SUBSCRIBE NOW
As low as $49 for one year. Save 59%.
SUBSCRIBE NOW
As low as $49 for one year. Save 59%.

Bus tour to promote education spending stops in York

JESSICA SCHLADEBECK
YorkDispatch

A white bus with red words painted on the windows — "Fair PA budget now" — rolled to a stop outside a local senator's office Thursday morning.

The bus was filled with people ready to make a point. Alliance to Reclaim our Schools Pennsylvania was joined by the Pennsylvania chapter of Working Families and other community members outside the office of Sen. Scott Wagner, R-Spring Garden Township, during a stop in a two-week, statewide tour to galvanize public support for the restoration of school funding after years of extensive cuts.

Wagner, who has been a vocal critic of teachers unions and the need for additional education spending, was in Harrisburg and could not be reached for comment.

York was the seventh stop on the statewide bus tour, which began in Philadelphia. The tour will continue through the state before ending in Harrisburg Monday.

Funds for schools: "I'm here to stand up and support Gov. (Tom) Wolf's budget," said Paige Lower with Working Families. "I come from a family of teachers, and I have experienced, firsthand, the consequences of the budget cuts Gov. (Tom) Corbett made."

Wolf, the York County Democrat who unseated Republican Corbett in November, is pushing for the state Legislature to increase education funding by $1 billion.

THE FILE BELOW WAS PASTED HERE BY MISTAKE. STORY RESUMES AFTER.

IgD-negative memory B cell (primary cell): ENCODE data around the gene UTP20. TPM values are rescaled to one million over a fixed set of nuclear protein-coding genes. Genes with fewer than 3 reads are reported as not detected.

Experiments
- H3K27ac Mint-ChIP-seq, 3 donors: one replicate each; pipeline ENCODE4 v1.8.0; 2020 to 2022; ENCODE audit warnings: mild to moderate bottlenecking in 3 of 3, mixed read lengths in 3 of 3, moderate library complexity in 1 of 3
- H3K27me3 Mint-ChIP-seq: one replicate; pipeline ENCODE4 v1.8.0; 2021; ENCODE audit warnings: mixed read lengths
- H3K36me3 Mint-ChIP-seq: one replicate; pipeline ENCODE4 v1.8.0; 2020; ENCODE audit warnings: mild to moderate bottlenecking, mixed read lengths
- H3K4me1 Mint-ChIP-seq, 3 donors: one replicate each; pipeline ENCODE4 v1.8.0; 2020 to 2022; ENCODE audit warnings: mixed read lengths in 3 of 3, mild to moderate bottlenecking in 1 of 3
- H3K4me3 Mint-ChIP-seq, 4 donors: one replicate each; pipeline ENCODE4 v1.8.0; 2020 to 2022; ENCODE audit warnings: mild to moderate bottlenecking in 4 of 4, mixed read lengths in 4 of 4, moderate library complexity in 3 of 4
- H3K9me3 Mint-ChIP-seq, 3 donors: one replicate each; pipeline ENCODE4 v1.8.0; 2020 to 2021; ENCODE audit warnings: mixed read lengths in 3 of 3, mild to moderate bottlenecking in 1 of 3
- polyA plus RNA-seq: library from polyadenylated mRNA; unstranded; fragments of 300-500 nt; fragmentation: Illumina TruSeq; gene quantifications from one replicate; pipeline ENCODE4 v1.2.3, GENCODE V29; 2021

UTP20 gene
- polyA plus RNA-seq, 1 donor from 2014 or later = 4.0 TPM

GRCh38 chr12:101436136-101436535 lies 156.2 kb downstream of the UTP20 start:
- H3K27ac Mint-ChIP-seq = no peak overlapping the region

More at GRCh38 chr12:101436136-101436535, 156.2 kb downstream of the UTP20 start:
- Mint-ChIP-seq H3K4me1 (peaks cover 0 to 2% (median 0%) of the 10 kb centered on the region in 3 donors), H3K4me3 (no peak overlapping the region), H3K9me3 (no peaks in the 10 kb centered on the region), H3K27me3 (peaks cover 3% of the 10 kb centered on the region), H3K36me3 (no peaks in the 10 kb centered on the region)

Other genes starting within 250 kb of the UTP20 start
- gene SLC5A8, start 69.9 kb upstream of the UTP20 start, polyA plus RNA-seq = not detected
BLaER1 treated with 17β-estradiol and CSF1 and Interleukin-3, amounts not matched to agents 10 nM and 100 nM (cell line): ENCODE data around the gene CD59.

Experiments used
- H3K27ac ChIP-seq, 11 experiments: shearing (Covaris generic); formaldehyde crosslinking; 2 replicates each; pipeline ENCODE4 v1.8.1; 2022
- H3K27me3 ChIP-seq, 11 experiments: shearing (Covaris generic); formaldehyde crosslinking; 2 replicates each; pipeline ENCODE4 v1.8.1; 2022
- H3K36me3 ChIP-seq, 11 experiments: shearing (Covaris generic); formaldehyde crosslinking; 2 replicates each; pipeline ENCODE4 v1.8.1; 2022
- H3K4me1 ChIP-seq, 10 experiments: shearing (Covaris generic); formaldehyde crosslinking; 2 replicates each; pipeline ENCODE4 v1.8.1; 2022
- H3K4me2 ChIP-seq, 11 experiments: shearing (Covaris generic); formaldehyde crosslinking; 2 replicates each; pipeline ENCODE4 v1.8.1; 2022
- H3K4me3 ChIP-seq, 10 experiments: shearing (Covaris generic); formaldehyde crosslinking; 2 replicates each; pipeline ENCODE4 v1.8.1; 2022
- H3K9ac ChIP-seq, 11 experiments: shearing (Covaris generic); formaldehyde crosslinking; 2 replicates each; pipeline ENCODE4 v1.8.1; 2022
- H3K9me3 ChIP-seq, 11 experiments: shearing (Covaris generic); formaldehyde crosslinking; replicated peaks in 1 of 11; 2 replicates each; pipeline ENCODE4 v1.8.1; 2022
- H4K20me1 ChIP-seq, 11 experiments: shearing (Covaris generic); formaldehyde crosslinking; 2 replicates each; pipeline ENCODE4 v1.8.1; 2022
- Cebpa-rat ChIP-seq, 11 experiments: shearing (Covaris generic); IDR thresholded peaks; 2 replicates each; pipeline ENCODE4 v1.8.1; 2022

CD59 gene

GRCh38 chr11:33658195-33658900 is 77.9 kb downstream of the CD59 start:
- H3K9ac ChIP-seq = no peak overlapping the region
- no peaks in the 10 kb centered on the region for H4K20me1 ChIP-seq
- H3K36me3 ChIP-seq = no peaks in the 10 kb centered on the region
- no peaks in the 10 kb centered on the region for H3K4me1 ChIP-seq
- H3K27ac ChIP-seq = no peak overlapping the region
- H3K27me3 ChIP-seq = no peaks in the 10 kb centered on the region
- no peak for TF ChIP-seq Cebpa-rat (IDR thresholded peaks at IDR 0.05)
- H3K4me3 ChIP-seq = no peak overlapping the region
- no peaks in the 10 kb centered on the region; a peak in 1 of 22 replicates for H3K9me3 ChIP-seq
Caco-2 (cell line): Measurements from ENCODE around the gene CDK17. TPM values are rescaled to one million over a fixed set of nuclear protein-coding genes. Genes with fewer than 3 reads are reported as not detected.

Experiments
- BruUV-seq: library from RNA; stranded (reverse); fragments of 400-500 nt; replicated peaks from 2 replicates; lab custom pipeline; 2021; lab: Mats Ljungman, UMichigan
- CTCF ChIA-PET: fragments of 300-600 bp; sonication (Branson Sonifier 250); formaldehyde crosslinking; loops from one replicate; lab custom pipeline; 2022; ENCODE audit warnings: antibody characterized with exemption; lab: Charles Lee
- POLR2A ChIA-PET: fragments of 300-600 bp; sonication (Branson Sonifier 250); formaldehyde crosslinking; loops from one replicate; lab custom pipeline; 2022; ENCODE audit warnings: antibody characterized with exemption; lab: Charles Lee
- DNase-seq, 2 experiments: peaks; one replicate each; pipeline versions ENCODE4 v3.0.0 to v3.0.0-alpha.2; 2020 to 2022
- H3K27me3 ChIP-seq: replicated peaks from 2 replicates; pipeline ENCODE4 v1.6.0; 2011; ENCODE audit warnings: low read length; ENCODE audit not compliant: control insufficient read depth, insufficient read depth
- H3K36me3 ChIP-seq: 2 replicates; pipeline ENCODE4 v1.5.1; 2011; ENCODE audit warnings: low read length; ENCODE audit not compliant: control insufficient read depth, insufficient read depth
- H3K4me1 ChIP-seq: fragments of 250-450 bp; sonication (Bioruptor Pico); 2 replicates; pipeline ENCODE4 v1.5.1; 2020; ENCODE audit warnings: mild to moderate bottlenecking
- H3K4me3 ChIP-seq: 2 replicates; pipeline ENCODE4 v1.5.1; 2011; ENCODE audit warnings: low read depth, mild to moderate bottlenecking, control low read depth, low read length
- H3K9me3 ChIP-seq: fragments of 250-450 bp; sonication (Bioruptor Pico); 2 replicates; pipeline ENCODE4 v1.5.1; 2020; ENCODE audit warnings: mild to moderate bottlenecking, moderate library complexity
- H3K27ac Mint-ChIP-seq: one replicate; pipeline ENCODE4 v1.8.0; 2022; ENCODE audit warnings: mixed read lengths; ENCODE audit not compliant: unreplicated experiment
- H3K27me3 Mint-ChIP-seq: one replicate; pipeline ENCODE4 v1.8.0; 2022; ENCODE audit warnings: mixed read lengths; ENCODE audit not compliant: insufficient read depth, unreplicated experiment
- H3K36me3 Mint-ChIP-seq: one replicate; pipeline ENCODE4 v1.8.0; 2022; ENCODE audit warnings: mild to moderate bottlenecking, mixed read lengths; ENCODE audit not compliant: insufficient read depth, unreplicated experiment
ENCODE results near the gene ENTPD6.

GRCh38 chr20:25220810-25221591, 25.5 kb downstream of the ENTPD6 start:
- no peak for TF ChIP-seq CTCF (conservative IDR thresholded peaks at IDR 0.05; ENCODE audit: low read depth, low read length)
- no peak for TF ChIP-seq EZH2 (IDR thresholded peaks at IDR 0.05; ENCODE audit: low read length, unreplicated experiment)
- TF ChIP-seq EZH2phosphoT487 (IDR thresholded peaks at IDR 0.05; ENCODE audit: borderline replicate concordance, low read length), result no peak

Working Families, a political organization that campaigns to raise the standard of living for all working families, dubbed York a key stop in the tour to push for better funding for education.

"With everything that's been going on here, we had to take advantage of the opportunity to speak and push for people to take control of this locally," Lower said. "It was essential to come to York, particularly after Sen. Wagner's trip on the helicopter."

Helicopter ride: Wagner earlier this month made national news after chartering a helicopter ride for himself and a local reporter to show that the state's schools are not strapped for funding.

"It's not fair," Lower said. "It's not fair because Wagner's district can represent both the best and the worst of public education. Pennsylvania schools are not over-funded."

Wagner pointed at various schools from 1,600 feet above to make the argument that their expansive facilities meant the state is in fact spending on its schools.

"He thinks that he can fly over a few affluent school districts and say that we're fine," said Zachary Hause with the Central Pennsylvania Area Labor Federation. "Just because you can't see the problem from up the in the air doesn't mean that we don't have any here on the ground."

Some numbers: Wolf's proposed budget would restore funding for education, from pre-K to college, and deliver property tax relief to homeowners, according to the Pennsylvania Budget and Policy center.

Under the new budget, school districts in Wagner's legislative district would receive $12 million in new funding, an additional 415 pre-K slots and $5 million in savings from standardized payments to cyber charters.

Homeowners in the district also could see relief in the form of a $1,216 tax reduction, a 44 percent cutback.

Colleges and universities would also receive new funding. Penn State could see up to $51 million in new funding, while HACC could get an additional $2 million.

— Reach Jessica Schladebeck at jschladebeck@yorkdispatch.com